In an interview with Crack Magazine, Mark Fisher argued that “there is nothing that marks out 21st century culture as belonging to the 21st century.” Culture today functions on a bedrock of regurgitation and referentiality. This occurs to such a degree that nothing marks it out clearer than its lack of markedness. As Fisher puts it, “appropriation is no longer signalled, it’s just assumed.” DJ Sprinkles has embraced this idea in her music, rejecting originality in favour of pure referentialism. She aims to write music which, “reflects specific context and environments and social relationships, identity relationships.”
Lots music taps into this idea. Perhaps the most obvious being sample-based music. Samples attempt to destroy original authorship and turn music into a practice of reference, rather than creation. To take one extreme example, American experimental sound-collage band Negativland took almost all their material from exterior sources as a way of critiquing the notion of intellectual property. They found notoriety when Island Records sued the band for heavily sampling the artwork and audio of U2, on Negativland’s U2 EP. There’s a delicious irony that Negativland and their respective label, Seeland Records, both took their names from Neu! (meaning: New!) track titles. For both DJ Sprinkles and Negativland, originality is not of interest. Reference is the defining practice of our time.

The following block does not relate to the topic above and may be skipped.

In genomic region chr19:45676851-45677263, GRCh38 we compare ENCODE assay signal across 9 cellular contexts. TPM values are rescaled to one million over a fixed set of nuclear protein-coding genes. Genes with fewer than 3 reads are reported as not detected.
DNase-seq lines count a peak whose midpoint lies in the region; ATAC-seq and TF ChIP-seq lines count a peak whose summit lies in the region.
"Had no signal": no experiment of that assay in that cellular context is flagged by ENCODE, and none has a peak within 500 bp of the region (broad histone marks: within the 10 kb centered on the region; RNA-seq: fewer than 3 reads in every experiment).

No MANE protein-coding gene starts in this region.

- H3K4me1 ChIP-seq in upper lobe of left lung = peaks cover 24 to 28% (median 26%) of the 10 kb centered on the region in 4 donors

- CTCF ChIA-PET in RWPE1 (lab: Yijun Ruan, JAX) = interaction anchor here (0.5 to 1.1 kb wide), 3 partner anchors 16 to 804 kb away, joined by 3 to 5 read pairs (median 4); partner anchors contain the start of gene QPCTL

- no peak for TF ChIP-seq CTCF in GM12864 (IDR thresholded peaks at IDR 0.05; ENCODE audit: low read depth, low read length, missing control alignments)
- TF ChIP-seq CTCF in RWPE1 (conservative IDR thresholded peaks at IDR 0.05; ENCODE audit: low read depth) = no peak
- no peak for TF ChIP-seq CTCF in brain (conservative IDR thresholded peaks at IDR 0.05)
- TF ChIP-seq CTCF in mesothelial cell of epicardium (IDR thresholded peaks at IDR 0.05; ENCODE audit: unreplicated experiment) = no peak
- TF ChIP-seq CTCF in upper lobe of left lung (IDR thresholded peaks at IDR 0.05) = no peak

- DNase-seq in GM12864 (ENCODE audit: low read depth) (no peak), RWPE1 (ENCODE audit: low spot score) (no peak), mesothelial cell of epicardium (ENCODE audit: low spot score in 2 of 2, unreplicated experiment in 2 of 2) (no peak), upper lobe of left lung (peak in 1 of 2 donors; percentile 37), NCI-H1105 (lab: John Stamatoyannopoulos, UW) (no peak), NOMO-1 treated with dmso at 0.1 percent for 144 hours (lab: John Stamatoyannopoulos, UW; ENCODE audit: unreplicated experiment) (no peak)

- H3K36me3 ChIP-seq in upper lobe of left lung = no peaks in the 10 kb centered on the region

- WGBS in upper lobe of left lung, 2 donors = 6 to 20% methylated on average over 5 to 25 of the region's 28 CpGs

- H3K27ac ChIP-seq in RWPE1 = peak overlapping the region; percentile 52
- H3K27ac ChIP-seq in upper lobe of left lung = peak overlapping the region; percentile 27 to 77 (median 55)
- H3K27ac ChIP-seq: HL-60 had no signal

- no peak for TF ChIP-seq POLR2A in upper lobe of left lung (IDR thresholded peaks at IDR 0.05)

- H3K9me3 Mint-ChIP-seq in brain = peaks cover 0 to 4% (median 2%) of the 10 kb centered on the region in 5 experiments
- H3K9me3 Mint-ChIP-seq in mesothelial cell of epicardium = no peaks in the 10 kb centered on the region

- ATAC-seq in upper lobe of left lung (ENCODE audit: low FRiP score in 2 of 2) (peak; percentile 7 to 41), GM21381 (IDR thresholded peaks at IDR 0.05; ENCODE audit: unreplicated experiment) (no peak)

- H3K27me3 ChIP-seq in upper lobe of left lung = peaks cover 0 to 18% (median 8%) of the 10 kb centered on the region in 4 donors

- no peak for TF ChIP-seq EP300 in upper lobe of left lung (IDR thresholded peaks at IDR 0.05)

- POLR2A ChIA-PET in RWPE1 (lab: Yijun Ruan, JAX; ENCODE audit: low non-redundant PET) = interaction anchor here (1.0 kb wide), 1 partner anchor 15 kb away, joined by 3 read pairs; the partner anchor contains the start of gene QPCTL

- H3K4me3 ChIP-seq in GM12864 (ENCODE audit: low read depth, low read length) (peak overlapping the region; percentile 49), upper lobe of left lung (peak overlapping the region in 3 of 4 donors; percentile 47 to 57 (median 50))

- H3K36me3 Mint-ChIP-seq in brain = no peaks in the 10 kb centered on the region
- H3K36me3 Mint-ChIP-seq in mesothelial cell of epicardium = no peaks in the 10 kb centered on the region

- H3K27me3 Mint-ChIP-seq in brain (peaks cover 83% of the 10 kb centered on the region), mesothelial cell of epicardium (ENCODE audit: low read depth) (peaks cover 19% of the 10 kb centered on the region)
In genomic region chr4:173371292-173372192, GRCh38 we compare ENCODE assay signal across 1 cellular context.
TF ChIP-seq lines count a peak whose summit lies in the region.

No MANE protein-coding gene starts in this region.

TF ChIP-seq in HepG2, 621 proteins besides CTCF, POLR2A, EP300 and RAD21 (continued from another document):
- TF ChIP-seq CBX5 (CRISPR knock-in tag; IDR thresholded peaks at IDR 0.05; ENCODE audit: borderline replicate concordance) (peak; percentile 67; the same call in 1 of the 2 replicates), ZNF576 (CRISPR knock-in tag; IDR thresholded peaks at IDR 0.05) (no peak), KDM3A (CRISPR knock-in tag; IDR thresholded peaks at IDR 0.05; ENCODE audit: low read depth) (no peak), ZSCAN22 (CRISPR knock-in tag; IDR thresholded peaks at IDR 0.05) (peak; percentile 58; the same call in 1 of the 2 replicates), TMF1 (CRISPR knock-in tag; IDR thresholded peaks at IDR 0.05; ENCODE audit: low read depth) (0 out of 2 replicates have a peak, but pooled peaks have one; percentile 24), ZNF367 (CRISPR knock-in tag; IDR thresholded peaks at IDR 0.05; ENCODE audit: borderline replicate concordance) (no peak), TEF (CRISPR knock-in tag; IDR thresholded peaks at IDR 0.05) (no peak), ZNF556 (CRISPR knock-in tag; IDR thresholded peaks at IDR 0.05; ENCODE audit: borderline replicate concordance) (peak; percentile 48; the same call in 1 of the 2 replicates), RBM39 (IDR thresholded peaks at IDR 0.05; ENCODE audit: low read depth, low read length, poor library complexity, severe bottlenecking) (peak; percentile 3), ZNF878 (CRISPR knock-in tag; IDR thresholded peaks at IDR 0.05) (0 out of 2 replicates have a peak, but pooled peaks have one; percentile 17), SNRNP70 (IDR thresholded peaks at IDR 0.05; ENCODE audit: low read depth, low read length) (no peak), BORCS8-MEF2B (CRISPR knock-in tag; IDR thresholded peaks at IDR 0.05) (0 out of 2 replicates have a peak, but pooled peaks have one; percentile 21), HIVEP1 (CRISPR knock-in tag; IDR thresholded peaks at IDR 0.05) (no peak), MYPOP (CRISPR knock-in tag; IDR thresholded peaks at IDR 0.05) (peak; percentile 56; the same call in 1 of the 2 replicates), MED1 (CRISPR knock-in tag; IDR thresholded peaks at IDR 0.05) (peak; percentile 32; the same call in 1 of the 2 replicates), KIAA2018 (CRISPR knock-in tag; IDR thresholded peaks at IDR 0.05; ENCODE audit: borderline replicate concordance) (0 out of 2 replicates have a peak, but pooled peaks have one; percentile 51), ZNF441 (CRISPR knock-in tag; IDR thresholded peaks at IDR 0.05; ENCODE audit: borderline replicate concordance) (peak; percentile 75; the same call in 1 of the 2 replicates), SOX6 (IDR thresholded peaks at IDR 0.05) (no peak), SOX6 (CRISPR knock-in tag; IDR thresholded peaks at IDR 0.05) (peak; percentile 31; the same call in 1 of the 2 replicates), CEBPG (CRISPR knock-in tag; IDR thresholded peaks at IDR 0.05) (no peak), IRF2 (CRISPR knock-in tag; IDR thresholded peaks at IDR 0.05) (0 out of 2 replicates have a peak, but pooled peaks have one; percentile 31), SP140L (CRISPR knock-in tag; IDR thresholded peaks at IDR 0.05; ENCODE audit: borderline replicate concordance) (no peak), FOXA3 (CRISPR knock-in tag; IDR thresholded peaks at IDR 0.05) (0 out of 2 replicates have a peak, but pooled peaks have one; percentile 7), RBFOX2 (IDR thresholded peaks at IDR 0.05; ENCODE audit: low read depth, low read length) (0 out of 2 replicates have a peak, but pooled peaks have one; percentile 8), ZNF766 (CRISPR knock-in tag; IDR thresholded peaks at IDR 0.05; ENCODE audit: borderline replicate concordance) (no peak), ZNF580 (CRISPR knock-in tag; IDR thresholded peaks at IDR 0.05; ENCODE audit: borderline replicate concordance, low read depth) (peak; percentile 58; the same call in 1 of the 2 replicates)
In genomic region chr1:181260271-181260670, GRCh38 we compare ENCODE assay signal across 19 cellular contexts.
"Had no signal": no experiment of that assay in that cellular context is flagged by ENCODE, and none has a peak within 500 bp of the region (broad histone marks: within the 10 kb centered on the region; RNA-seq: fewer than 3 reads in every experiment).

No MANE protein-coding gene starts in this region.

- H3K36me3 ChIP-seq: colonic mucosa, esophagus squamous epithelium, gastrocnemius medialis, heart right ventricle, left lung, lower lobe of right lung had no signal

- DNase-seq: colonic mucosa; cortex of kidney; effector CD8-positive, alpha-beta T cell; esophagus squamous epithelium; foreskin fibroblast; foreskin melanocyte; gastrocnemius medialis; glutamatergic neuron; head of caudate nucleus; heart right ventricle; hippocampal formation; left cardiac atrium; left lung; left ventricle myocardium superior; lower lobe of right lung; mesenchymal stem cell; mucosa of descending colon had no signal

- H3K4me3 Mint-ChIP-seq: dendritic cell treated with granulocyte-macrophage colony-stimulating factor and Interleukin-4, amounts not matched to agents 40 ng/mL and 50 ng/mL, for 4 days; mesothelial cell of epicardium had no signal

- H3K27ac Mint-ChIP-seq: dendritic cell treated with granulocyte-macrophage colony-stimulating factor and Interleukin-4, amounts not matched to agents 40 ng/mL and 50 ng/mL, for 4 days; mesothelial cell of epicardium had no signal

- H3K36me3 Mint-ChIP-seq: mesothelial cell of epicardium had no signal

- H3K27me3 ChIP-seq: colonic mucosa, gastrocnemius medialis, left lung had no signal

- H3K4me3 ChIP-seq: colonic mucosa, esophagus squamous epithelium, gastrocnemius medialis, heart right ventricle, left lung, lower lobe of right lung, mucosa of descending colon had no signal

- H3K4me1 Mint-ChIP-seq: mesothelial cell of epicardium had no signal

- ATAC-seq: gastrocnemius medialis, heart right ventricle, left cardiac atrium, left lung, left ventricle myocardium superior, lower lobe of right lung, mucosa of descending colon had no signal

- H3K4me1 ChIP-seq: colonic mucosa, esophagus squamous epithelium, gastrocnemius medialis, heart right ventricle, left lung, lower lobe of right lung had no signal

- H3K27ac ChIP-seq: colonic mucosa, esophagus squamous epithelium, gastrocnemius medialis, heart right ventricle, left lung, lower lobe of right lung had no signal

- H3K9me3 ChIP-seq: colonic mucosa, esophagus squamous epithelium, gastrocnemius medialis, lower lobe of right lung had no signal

The latest release from Swedish label Stoscha falls into this tradition. The collaborative project calls itself ‘rip ME’. The name suggests both the death of authorship (Rest In Peace) and digital ‘ripping’ of material onto a hard drive. Their latest 15-minute piece, Requiem, acts as a “requiem for the individualist culture”, weaving together music from 17 artists, including Ellen Arkbro, HAJ300, KABLAM and Sissel Wincent. The format is suitably obscure, limited to only 100 USB sticks. Therein, you will find the music organised into a system of folders, with one folder containing the ‘original’ contributions, to encourage others to make their own versions of the piece. With a project so conceptually loaded, it would be tempting to write off the music as a peripheral feature. But that would be a mistake. Listen below with an accompanying video from Madeleine Andersson, and purchase here.